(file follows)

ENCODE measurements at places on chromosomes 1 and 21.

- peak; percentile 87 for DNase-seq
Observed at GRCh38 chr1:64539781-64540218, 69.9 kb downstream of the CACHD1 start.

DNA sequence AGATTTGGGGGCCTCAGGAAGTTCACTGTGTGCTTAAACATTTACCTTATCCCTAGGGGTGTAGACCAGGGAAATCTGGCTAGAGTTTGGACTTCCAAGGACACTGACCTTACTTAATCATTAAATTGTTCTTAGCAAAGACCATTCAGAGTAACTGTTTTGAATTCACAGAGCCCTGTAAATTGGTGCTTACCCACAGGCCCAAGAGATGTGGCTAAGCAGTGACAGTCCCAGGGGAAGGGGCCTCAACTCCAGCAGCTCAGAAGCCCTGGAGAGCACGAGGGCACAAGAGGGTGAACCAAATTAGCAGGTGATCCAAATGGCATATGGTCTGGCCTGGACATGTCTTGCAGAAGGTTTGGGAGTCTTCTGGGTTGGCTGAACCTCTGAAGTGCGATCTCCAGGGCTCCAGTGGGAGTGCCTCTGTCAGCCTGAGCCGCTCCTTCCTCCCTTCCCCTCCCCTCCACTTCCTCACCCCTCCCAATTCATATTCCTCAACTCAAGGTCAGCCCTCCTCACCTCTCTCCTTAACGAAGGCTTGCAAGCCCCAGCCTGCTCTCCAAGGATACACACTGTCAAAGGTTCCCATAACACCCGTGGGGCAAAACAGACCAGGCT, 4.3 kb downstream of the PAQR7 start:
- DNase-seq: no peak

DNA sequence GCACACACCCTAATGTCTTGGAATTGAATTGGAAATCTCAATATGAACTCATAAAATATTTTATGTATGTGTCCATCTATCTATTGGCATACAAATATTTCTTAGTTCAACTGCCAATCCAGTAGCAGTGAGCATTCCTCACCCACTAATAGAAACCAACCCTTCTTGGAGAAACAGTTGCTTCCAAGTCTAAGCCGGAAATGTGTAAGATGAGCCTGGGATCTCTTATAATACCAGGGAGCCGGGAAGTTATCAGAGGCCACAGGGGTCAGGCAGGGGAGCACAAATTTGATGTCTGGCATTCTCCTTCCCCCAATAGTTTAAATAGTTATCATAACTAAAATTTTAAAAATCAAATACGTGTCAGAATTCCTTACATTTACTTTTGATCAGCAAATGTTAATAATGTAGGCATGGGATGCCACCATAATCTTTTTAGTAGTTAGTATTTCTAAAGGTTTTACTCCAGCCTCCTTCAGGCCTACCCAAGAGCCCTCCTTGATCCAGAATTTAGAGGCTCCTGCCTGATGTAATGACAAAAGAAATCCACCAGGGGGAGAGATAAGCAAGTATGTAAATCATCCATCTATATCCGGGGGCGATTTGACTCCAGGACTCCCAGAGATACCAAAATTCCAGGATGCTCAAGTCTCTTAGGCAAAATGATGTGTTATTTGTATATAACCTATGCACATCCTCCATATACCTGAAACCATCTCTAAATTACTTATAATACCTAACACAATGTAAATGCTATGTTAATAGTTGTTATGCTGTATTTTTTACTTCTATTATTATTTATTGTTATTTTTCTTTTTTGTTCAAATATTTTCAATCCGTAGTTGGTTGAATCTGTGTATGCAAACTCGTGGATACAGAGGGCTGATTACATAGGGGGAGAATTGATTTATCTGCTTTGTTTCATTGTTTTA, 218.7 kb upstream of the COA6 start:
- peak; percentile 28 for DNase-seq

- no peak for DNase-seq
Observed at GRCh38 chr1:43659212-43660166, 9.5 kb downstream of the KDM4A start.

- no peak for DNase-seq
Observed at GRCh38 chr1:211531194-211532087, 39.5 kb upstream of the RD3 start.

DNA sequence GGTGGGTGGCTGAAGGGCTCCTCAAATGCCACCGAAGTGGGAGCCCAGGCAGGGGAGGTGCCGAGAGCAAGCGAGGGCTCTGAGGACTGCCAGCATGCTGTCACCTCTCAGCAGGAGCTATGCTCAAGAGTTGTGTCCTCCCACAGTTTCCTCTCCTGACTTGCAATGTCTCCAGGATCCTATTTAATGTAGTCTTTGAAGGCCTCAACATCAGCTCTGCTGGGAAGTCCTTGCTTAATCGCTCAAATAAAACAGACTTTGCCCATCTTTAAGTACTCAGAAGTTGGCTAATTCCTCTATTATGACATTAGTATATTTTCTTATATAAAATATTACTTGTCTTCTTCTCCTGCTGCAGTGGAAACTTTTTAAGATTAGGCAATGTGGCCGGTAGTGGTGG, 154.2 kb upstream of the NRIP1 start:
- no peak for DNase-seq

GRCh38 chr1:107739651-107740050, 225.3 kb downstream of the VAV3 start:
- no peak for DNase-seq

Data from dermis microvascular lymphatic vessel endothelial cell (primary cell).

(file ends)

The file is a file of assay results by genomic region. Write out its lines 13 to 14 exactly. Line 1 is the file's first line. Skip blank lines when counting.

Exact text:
- no peak for DNase-seq

GRCh38 chr1:107739651-107740050, 225.3 kb downstream of the VAV3 start: